Over the years, I have received hundreds of questions from parents about various rights and obligations related to children. I believe parents should be aware of these before consulting a lawyer. Laws, of course, are constantly changing, and a significant part of the principles concerning parental legal custody and maintenance are shaped by the decisions of the Supreme Court, which parents are often unfamiliar with.


Therefore, I have gathered here the questions I have been asked the most frequently over the years. I have answered them to the best of my knowledge, based on my long-term judicial experience. However, it is crucial to understand that in disputes related to children, what works for one family may not be suitable for another. Everyone’s story is different, even if your circumstances seem similar. Therefore, when dealing with these matters, we must consider the specifics of the dispute and the well-being of the individual child. Below, I have explained general principles that apply to everyone and provide an overview of the applicable rules in simple language.


If you do not find an answer to your question here or would like a personal assessment of your situation, please feel free to book a consultation with me.

How do I share legal custody if I no longer live with the other parent?

The end of cohabitation does not necessarily mean the end of joint legal custody of the child, nor does it always require shared custody. When cohabitation ends, parents must first agree on issues the child’s upbringing, considering the child’s age, existing living arrangements, and the child’s own views. It is crucial that the child’s living arrangement is reasonable and supports their well-being.


For example, if the child’s school, residence, or general living conditions remain unchanged after separation because the parents have reached an agreement or there is no dispute, there is no reason to alter legal custody. Changes should only be made if agreement on important issues cannot be reached, one parent unreasonably prevents joint legal custody, or acts against the child’s interests, resulting in insurmountable disagreements.

If the child’s other parent does not agree to change the child’s school, is it grounds for terminating joint legal custody?

Yes, it can be, but not necessarily. Parental legal custody broadly consists of physical custody (the right and duty to care for the child) and property guardianship (the right and duty to care for the child’s property). Physical custody includes decisions about the child’s whereabouts (residence, travel), education (school choice, attendance, hobbies), and health (family physician, medical decisions). If parents disagree on a single issue, terminating legal custody as a whole is usually not justified. Instead, the decision should be made based on what the disagreement is about.


In the case of educational arrangements, it is possible to terminate joint legal custody in this matter and transfer educational arrangements to one parent as a general right (the future sole right of the parent to choose the child’s school, switch schools, establish hobby education, etc. without the consent of the other parent), but also to transfer to the parent a one-time power of decision in a specific matter – for example, in a specific case, to switch the child’s school, after which the joint legal custody is preserved and any other issues will still require the joint consent of both parents.

I can’t agree on anything with the other parent regarding the child. Could I terminate joint legal custody to make decisions on my own?

Yes, if the differences are insurmountable and each parent has a different vision for raising the child, it is likely neither possible nor reasonable to continue with joint legal custody. Termination of legal custody should be due to compelling circumstances that prevent effective parental cooperation. This often occurs in cases of violence (emotional, physical, economic, or otherwise), but also in other serious conflicts.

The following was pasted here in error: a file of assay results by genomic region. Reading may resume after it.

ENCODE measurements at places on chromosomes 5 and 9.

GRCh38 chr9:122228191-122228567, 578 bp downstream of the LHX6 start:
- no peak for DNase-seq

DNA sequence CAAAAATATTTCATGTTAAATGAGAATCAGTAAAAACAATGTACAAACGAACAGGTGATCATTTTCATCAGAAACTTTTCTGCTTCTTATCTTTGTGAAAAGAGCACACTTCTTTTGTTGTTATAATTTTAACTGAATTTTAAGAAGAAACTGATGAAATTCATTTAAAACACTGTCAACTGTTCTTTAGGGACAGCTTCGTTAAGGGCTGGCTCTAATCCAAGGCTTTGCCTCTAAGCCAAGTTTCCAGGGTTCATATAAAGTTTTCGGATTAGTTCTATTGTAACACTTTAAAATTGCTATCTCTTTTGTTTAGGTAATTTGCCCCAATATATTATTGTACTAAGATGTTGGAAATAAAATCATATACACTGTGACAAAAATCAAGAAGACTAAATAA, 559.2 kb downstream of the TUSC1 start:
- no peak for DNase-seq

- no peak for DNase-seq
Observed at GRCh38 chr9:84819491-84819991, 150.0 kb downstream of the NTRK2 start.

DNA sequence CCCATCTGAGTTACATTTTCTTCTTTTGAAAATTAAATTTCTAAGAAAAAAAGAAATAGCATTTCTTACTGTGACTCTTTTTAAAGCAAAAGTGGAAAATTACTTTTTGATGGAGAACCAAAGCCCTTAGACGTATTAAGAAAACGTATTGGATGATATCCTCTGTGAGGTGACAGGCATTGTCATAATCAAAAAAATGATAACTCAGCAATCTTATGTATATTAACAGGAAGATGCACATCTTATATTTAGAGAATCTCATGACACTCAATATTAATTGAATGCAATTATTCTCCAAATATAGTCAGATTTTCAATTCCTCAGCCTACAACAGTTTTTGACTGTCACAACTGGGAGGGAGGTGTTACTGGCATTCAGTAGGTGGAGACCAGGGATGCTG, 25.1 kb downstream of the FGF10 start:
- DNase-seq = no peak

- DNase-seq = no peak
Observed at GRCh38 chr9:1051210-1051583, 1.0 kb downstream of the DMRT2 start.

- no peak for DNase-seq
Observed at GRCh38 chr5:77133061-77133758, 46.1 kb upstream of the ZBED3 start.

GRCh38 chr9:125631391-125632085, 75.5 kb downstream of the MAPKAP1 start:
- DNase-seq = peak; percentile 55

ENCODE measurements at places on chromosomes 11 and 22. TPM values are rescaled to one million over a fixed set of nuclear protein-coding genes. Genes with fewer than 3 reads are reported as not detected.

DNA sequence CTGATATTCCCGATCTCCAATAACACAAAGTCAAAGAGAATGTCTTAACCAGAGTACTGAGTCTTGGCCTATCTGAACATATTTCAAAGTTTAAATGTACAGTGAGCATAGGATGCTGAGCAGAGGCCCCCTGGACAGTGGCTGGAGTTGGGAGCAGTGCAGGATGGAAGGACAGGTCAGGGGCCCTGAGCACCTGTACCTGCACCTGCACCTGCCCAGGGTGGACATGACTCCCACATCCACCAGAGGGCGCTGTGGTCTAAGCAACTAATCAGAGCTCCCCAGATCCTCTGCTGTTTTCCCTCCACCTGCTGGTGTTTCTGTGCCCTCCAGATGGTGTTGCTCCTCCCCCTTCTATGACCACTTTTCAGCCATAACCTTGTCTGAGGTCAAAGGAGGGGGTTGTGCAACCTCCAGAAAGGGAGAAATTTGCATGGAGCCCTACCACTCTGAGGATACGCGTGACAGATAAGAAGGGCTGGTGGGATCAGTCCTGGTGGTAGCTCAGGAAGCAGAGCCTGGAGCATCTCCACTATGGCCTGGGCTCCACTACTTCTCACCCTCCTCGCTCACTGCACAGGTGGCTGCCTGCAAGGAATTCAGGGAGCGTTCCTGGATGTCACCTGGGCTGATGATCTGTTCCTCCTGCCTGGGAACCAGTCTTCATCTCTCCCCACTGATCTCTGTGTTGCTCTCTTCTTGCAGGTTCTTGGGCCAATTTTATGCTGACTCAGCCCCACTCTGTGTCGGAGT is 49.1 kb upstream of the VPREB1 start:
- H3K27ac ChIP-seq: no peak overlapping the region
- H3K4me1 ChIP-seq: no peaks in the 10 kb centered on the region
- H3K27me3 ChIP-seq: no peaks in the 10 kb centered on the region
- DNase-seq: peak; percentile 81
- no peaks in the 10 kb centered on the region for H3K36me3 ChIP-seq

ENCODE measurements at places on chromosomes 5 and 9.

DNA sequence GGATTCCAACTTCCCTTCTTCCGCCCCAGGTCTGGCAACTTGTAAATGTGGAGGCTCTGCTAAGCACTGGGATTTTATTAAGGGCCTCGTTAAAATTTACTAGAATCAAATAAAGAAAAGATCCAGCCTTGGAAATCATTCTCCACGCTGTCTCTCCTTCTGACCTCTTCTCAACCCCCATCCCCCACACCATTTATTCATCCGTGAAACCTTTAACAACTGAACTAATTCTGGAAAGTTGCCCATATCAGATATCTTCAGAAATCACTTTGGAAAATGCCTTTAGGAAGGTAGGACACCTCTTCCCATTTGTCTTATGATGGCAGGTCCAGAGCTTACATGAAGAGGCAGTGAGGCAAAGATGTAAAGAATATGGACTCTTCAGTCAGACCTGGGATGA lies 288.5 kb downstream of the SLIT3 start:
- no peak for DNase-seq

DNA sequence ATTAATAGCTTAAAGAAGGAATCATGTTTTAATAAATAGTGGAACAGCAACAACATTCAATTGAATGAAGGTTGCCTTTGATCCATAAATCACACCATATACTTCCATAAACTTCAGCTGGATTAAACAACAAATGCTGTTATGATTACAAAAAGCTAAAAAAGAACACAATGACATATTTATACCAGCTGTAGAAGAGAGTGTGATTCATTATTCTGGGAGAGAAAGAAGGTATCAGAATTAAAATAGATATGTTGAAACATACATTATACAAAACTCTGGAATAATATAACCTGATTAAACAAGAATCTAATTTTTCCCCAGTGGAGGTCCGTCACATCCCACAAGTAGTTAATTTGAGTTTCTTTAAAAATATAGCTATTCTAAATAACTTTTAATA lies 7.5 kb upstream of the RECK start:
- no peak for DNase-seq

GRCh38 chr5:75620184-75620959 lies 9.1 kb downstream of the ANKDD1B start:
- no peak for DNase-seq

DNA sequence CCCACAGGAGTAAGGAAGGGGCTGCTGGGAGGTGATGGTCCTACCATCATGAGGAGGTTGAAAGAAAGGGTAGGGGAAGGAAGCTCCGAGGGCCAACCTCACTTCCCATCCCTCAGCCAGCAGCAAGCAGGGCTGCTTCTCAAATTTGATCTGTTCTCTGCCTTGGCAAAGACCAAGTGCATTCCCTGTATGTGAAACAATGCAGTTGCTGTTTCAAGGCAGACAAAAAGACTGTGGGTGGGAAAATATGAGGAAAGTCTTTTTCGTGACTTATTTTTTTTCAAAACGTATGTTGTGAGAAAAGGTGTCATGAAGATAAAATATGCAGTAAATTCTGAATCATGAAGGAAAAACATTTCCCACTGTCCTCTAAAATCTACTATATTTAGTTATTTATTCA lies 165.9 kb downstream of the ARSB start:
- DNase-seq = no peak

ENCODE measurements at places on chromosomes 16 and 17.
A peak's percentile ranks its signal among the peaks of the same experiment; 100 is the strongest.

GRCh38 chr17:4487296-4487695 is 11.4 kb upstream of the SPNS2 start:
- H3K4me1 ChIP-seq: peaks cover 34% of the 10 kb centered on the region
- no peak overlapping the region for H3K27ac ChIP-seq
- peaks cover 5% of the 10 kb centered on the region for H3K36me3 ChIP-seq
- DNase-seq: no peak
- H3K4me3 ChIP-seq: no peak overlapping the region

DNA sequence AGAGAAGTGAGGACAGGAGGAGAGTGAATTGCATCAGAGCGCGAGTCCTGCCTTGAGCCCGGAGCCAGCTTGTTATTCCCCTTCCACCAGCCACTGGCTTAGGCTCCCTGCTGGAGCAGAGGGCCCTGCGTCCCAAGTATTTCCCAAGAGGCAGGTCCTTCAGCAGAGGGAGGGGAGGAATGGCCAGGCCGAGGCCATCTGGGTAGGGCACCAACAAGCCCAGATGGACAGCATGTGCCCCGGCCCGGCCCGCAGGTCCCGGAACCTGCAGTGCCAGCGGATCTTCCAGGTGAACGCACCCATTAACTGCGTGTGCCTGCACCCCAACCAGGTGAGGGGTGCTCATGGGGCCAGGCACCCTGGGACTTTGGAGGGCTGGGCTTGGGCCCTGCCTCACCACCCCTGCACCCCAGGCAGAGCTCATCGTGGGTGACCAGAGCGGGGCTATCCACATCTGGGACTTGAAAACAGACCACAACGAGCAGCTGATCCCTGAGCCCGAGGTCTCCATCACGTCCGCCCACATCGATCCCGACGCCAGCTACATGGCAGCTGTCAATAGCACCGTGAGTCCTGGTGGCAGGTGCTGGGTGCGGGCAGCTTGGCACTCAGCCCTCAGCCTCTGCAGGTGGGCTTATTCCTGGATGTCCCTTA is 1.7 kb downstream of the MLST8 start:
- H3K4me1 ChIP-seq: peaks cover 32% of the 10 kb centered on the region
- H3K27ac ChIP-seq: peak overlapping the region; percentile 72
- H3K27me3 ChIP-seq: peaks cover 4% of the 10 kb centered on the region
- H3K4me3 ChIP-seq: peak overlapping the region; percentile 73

The child’s life should not be disrupted by parental disputes. If the parents cannot agree, the court will assess what is in the child’s best interest and which parent is better suited to make important decisions. It is important that the child does not get caught up in the arguments of the parents and that their growing environment is fully supportive of the child’s development, well-being, and best interests.

If the court grants me legal custody of the child, does the other parent lose the right of access to the child?

No. Legal custody and the right of access are separate issues. Even if one parent has sole legal custody, the other parent retains the right of access unless specifically deprived of it by the court. This is only justified if the parent is dangerous or harmful to the child.

How should a child communicate with a separated parent after separation?

After separation, parents must agree on the child’s residence and the frequency of communication with the separated parent. The child’s residence can alternate, but this depends on various factors that must be assessed individually. In 2023, the Supreme Court stated that joint legal custody does not automatically grant a parent the right to alternate the child’s residence, but it may be in the child’s best interests in some cases.


Factors such as the child’s age, opinion, parents’ work arrangements, emotional bond, previous commitments, distance between the parents’ homes, and ability to cooperate are considered. Parents should have honest and open discussion to determine the best arrangement for their child.

What if we can’t agree on future access arrangements for the child?

If parents cannot agree on access arrangements, they should contact local child protection services for assistance. If this fails, they must turn to family mediation, which is coordinated by the Social Insurance Board. Mediation is a prerequisite for court proceedings to determine access rights. The mediation procedure is not required beforehand only if a parent has been violent towards either the child or the other parent.


Mediation aims to help parents make agreements that consider the child’s needs and guide them in raising their child cooperatively. If mediation is unsuccessful, the mediator issues a certificate, allowing the parents to apply to the court to determine access rights.


Information on family mediation can be found here.

I want to move to another city with my child. Can the other parent prevent this?

Yes, if both parents have joint legal custody. Determining a child’s habitual residence always requires parental agreement as it significantly affects the child. If no agreement is reached, a court decision can be sought. The move must be justified as being in the child’s best interest while ensuring the relationship with the other parent is maintained. Exceptions apply in cases of violence.